Verse > Anthologies > T. H. Ward, ed. > The English Poets > Vol. V. Browning to Rupert Brooke
Thomas Humphry Ward, ed.  The English Poets.  1880–1918.
Vol. V. Browning to Rupert Brooke
Extracts from The Earthly Paradise: The Hosting of the Fiends (from The Ring given to Venus)
By William Morris (1834–1896)
AND then swept onward through the night
A babbling crowd in raiment bright,
Wherein none listened aught at all
To what from other lips might fall,
And none might meet his fellow’s gaze;        5
And still o’er every restless face
Passed restless shades of rage and pain,
And sickening fear and longing vain.
On wound that manifold agony
Unholpen, vile, till earth and sea        10
Grew silent, till the moonlight died
Before a false light blaring wide,
And from amidst that fearful folk
The Lord of all the pageant broke.
  Most like a mighty king was he,        15
And crowned and sceptred royally;
As a white flame his visage shone,
Sharp, clear-cut as a face of stone;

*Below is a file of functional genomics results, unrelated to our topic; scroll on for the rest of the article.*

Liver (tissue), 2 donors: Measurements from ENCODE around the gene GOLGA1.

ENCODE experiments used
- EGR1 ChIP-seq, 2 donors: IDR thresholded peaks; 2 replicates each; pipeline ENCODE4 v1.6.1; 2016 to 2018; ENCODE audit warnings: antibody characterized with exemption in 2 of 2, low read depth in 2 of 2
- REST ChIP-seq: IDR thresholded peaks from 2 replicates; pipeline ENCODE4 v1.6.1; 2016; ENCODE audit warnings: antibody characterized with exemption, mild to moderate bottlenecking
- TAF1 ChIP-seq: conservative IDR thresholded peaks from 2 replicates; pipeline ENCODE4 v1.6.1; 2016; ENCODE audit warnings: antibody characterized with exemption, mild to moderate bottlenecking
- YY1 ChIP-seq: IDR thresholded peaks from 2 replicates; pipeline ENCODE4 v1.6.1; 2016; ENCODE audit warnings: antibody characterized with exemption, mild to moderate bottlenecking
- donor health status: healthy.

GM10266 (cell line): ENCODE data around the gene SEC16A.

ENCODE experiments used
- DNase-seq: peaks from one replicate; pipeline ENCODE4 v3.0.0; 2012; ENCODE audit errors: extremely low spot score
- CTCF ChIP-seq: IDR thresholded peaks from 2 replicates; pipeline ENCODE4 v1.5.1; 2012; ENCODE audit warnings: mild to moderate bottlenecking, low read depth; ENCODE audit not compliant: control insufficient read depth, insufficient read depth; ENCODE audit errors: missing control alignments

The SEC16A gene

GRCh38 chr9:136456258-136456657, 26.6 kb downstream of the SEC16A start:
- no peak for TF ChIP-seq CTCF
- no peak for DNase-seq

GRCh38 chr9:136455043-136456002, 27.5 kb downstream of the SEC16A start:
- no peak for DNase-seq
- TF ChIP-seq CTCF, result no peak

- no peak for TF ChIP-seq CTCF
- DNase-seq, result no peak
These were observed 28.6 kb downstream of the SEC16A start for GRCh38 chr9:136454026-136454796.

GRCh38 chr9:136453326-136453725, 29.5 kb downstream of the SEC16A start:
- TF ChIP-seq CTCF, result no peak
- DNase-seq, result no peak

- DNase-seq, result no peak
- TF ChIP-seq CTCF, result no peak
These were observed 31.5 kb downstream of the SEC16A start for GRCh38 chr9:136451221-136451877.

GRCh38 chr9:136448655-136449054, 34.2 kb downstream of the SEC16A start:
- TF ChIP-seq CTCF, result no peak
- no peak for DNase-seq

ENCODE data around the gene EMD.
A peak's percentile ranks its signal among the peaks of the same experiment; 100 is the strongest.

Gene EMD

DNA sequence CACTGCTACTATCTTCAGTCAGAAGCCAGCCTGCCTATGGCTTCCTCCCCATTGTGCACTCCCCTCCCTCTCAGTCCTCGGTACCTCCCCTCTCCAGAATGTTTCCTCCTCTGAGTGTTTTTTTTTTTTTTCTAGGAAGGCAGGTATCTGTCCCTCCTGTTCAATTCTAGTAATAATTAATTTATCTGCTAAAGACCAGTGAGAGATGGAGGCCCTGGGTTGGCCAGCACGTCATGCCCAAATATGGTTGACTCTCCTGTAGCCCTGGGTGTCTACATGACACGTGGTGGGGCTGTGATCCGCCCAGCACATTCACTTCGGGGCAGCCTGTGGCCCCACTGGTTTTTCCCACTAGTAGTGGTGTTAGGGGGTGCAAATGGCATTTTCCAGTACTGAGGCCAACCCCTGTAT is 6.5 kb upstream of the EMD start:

But flickering flame, not flesh, it was;
And over it such looks did pass        20
Of wild desire, and pain, and fear,
As in his people’s faces were,
But tenfold fiercer: furthermore,
A wondrous steed the Master bore,
Unnameable of kind or make,        25
Not horse, nor hippogriff, nor drake,
Like and unlike to all of these,
And flickering like the semblances
Of an ill dream, wrought as in scorn
Of sunny noon, fresh eve, and morn,        30
That feed the fair things of the earth.
And now brake out a mock of mirth
From all that host, and all their eyes
Were turned on Laurence in strange wise,
Who met the maddening fear that burned        35
Round his unholpen heart, and turned
Unto the dreadful king and cried:
“What errand go ye on? Abide,
Abide! for I have tarried long;
Turn thou to me, and right my wrong!        40
One of thy servants keeps from me
That which I gave her not; nay, see
What thing thy Master bids thee do!”
  Then wearily, as though he knew
How all should be, the Master turned,        45
And his red eyes on Laurence burned,
As without word the scroll he took;
But as he touched the skin he shook
As though for fear, and presently
In a great voice he ’gan to cry:        50
“Shall this endure for ever, Lord?
Hast thou no care to keep thy word?
And must such double men abide?
Not mine, not mine, nor on thy side?
For as thou cursest them I curse:—        55
Make thy souls better, Lord, or worse!
  Then spake he to the trembling man:
“What am I bidden, that I can;
Bide here, and thou shalt see thine own
Unto thy very feet cast down;        60
Then go and dwell in peace awhile.”
Then round he turned with sneering smile
And once more lonely was the night,
And colourless with grey moonlight.

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